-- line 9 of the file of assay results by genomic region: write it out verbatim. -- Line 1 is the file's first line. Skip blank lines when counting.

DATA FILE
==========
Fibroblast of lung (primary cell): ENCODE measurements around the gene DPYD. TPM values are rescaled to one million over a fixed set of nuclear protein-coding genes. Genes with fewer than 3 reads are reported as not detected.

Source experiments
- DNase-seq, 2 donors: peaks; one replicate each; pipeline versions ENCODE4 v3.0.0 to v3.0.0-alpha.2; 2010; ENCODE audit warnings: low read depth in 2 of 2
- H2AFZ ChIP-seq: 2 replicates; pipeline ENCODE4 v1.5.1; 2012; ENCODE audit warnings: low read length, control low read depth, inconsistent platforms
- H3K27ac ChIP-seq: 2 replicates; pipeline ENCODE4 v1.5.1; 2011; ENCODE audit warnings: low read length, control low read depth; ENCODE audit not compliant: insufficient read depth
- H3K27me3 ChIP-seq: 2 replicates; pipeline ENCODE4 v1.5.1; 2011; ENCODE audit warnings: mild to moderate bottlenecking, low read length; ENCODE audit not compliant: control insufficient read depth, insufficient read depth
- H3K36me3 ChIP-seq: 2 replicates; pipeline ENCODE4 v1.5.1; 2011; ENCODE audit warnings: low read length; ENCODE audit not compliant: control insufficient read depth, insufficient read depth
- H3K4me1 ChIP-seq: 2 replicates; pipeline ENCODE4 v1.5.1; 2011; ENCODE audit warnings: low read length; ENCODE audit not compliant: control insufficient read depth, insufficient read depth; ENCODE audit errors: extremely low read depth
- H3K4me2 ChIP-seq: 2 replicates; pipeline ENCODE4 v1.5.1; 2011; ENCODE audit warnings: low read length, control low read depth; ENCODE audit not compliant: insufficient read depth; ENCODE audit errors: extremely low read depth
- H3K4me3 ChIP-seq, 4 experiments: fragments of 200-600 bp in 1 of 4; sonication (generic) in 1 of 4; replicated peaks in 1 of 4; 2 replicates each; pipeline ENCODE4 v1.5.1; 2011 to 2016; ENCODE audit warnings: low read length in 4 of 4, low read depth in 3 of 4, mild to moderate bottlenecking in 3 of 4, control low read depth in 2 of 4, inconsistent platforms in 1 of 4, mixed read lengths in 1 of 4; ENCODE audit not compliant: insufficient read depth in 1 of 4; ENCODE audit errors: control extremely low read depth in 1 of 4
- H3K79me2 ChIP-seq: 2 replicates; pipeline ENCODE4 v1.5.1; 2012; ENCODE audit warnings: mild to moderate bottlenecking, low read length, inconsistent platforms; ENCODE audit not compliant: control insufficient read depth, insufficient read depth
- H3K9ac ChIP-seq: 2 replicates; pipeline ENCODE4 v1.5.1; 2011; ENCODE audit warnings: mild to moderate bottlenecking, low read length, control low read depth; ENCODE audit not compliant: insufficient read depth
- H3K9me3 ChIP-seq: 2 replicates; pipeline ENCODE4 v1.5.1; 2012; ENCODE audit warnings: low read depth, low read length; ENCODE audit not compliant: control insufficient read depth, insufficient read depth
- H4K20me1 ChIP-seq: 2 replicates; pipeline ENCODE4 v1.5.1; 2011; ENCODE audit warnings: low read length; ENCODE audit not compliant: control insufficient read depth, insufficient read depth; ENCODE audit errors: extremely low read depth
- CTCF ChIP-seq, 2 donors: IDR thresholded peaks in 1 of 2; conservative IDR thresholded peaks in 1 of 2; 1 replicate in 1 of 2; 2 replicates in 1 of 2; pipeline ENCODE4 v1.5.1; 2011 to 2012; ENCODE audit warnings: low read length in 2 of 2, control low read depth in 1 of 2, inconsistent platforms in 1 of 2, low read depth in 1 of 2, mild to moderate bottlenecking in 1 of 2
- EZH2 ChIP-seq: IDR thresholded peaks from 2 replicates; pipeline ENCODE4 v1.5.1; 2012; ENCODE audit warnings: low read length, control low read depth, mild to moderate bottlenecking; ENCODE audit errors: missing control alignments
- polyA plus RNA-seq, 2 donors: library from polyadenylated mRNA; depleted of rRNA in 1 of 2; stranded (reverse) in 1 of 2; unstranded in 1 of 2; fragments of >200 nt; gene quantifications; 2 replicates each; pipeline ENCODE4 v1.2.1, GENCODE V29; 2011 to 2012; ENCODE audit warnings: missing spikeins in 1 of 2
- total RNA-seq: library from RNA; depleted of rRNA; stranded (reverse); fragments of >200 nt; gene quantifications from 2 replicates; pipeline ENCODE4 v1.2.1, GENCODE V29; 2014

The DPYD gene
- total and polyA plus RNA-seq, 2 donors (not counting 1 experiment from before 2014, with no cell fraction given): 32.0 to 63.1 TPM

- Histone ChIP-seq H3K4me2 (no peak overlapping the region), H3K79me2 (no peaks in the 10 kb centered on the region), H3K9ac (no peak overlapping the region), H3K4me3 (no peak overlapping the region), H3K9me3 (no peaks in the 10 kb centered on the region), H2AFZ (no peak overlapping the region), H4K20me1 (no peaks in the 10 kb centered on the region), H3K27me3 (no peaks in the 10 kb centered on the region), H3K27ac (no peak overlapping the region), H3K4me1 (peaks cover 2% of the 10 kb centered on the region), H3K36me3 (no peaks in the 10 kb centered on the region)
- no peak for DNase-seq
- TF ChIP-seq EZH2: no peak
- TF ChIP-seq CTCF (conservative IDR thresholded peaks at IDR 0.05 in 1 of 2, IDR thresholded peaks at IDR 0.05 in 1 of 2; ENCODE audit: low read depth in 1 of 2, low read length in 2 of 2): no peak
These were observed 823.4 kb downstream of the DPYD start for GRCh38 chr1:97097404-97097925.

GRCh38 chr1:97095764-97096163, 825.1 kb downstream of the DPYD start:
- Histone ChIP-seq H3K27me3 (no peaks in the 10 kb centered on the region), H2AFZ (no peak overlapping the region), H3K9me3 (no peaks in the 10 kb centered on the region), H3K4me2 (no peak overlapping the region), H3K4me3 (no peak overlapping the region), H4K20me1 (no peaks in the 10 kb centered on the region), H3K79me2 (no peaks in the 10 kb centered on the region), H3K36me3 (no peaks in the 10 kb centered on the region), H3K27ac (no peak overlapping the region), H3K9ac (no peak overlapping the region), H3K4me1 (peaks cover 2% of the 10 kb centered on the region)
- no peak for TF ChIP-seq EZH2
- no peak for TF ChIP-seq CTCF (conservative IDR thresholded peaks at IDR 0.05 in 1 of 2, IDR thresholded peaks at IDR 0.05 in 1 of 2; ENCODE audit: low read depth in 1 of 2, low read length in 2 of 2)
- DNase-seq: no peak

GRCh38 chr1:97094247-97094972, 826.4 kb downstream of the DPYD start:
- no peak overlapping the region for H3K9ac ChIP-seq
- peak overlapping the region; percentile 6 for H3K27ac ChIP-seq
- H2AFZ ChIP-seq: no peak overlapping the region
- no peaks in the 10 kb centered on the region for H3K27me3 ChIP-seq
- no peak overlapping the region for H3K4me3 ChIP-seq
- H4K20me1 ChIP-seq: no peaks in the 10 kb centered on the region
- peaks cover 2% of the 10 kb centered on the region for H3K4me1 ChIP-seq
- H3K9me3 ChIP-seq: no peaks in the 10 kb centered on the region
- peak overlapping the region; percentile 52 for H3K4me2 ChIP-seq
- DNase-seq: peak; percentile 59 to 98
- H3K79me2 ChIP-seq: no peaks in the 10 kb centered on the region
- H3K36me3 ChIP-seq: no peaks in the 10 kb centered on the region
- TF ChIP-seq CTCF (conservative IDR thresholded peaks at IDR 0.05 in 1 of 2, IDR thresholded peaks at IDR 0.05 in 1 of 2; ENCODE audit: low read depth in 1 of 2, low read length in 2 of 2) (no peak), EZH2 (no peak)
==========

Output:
- H3K4me2 ChIP-seq: 2 replicates; pipeline ENCODE4 v1.5.1; 2011; ENCODE audit warnings: low read length, control low read depth; ENCODE audit not compliant: insufficient read depth; ENCODE audit errors: extremely low read depth